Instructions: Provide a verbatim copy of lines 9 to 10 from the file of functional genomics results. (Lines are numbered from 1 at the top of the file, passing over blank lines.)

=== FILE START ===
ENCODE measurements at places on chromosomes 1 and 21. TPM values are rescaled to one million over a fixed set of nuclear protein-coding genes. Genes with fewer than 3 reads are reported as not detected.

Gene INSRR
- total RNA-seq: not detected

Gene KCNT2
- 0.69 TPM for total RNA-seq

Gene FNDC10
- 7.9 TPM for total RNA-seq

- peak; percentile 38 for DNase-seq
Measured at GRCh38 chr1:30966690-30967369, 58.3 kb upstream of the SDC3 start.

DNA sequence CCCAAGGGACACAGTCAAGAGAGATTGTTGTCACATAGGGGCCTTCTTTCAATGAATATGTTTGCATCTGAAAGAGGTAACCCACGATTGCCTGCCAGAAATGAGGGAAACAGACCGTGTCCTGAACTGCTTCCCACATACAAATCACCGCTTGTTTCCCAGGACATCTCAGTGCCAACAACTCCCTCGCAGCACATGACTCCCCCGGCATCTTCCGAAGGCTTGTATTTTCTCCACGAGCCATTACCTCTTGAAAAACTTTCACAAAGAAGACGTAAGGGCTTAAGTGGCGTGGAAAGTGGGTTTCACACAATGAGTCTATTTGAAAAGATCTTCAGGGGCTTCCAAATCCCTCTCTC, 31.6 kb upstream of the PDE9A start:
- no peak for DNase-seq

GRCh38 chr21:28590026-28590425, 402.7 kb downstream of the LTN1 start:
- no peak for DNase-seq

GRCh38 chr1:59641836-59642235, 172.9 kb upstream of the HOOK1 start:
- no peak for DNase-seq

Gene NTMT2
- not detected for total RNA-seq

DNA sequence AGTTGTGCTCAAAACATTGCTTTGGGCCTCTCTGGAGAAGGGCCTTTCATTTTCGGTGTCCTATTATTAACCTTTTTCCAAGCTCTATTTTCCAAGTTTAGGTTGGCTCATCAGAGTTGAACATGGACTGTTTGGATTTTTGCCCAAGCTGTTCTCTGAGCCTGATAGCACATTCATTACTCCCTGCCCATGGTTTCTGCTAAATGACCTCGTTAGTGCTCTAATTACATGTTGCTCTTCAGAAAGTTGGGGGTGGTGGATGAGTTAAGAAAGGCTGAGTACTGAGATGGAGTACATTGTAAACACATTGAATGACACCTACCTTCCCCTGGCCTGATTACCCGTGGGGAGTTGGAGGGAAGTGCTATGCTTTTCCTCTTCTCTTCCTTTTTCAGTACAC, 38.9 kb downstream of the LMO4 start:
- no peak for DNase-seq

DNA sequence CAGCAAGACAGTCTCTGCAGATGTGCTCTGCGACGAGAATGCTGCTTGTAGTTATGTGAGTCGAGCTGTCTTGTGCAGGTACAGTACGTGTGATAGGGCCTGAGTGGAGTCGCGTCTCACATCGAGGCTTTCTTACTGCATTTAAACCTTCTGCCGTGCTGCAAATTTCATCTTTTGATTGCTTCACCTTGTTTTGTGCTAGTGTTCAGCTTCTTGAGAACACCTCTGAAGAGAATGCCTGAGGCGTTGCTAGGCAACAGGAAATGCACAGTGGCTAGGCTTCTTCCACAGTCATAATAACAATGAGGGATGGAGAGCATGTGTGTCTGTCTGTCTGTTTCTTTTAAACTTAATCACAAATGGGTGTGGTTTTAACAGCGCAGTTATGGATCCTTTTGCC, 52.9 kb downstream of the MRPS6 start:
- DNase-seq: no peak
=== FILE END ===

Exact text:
Measured at GRCh38 chr1:30966690-30967369, 58.3 kb upstream of the SDC3 start.

DNA sequence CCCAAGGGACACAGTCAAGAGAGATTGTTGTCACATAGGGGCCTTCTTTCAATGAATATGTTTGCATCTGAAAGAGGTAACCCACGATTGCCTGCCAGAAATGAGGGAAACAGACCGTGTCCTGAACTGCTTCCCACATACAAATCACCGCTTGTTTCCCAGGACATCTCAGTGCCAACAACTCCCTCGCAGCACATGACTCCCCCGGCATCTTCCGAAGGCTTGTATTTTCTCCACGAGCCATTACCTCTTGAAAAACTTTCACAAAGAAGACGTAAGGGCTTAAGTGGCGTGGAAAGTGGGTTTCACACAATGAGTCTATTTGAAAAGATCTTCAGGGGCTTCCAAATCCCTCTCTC, 31.6 kb upstream of the PDE9A start: